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  Richard Layzell – Art Work / Work Art

Day Five
Tuesday 19th August 2003
Park Cafeen, Kunstmuseum cafe, Kino cafe,
One Hand Clapping espresso bar, Cafe Opus, Cafe Banken

 
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Raining outside at the Park Cafeen
Raining outside at the Park Cafeen

Raining inside at the Park Cafeen
Raining inside at the Park Cafeen

Nurses re-united
Nurses re-united after 50 years
outside the Kulturmuseum cafe


No staff no customers
No staff no customers at the
Kino cafe

 

This morning the grey cloud cover did not lift over the mountains, it darkened. Rain was falling steadily by 11.00. When I arrived at the Park Cafeen, Erik and Elizabeth, the owners, had already made their decision. The cafe wouldn’t open today. This was in part because when it rains here you experience it inside and out. The local council, who owns this historic gem of a building, refuse to fix the roof. There were already two buckets in place when I went inside. Outside, the birds had taken over the space around the tables. Wagtails and jackdaws were darting around in the rain looking for scraps of food that had escaped me the evening before.

So, what does a park cafe waiter do when his cafe is closed? He becomes freelance. Thankfully, yesterday had given me a greater sense of scale. I would circulate the cafes of Lillehammer, sometimes offering my assistance, sometimes observing their methods.

The obvious place to start was the formal meeting point of coffee house society and high art, the cafe at the Kunstmuseum, Lillehammer’s contemporary art museum, where one of the other artists from the project was installing her work. I was given an introduction to the cafe owner by Janneke, one of the curators. I wondered what was actually being conveyed in Norwegian and winced slightly when I recognised a norwegian version of the term performance art. How would this lady with a bakery background grasp this? She asked me to come back soon and stay for no longer than an hour.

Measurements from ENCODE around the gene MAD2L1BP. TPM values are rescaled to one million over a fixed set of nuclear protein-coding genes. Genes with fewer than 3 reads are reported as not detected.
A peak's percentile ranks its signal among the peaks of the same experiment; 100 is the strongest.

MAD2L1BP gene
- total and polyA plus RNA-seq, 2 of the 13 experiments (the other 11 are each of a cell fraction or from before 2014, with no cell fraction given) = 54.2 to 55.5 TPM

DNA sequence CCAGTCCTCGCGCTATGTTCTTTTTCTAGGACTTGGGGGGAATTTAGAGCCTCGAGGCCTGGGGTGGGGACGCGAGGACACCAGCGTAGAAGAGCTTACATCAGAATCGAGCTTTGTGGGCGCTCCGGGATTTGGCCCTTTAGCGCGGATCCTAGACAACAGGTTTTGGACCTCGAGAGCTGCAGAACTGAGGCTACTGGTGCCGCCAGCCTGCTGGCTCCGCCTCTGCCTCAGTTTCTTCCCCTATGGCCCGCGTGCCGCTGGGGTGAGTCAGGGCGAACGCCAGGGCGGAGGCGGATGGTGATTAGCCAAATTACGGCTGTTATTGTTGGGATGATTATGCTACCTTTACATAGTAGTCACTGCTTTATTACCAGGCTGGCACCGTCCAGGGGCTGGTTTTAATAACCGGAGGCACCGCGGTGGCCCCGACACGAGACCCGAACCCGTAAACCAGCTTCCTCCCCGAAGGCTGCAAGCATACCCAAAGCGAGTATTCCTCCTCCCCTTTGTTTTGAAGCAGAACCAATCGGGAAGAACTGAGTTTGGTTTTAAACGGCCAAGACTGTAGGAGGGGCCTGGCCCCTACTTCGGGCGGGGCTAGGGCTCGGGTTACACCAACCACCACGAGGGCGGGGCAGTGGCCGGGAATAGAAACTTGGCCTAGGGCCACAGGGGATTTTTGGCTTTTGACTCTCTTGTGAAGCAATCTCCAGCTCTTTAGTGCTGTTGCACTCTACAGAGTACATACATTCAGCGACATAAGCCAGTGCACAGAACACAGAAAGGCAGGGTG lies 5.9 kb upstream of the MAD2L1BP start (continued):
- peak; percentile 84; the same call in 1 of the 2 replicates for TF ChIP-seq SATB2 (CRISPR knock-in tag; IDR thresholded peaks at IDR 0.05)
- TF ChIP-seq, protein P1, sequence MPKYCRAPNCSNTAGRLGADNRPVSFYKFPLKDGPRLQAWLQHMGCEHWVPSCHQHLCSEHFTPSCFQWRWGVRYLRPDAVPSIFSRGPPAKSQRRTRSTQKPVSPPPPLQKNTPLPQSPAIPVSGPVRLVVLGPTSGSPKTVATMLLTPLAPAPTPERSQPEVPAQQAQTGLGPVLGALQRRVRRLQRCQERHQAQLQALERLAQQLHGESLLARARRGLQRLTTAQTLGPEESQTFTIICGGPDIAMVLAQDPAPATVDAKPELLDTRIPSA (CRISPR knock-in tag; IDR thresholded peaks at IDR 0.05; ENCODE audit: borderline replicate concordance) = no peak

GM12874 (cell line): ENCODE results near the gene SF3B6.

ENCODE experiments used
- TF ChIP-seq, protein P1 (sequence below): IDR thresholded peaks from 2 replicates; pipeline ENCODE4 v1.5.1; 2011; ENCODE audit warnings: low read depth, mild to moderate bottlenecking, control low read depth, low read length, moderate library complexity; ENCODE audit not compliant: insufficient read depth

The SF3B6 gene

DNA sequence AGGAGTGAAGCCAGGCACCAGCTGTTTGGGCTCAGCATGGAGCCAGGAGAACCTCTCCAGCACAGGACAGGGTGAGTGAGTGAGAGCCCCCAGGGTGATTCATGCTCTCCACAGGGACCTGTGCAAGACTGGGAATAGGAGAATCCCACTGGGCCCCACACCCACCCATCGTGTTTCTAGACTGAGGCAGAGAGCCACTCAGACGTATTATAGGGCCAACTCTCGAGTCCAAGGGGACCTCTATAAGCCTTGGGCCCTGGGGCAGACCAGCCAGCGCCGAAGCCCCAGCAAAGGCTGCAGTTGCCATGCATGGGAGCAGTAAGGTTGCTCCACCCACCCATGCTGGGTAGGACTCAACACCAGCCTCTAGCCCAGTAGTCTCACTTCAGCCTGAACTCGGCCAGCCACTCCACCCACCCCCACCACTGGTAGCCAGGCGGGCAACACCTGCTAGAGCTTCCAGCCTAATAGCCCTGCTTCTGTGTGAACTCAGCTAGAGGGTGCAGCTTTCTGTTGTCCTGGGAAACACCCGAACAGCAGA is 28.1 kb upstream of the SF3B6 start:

On the way in I came across an excited and interesting group of ladies on the paving outside the cafe, all virtually the same age. I greeted them warmly, especially as I now saw potential in every snippet of eye contact. There had been a large article covering my work in the local daily paper Gudbarnsdolen Dagingen (dg for short) including a photo (where I looked unnervingly like my father) and my diary from Day 1, promising to include the other diaries on subsequent days. I presented the newspaper article to large group of grey-haired ladies with some pride. They told me about their very special reunion. They trained together as nurses in Lillehammer exactly 50 years ago. I took photos for them and for me.

The warmth and excitement of our exchange – they were reluctant to let me go – was not replicated as I entered the cafe. Preparing to start work immediately, I was greeted curtly with: “We don’t need you”. How was I to take this? Perhaps I was too much for her. But I was hungry and she couldn’t refuse to serve me. Just at this moment Inghild Karlsen walked in, with her Danish husband. She is the artist installing at the museum and I had served them both a couple of times at the Park Cafeen. We were joined by their assistant and another curator for a disappointing and meagre lunch. But I fully appreciated the opportunity to talk to the artists and later have a look at their exciting work in progress. I felt as if I was off duty and being treated as a fellow artist. Was this confusing when dressed as a waiter? And how did it feel to cross another symbolic line, from cafe to culture house?

The Kino (cinema) is next to the Kunstmuseum. I could see clear evidence of cafe-style tables inside. I went downstairs to find a large room with more tables and chairs, even a bar. It was completely empty of staff and customers. I spent some time arranging the chairs and checking the tables, enjoying the freedom and satisfaction of offering my service conceptually.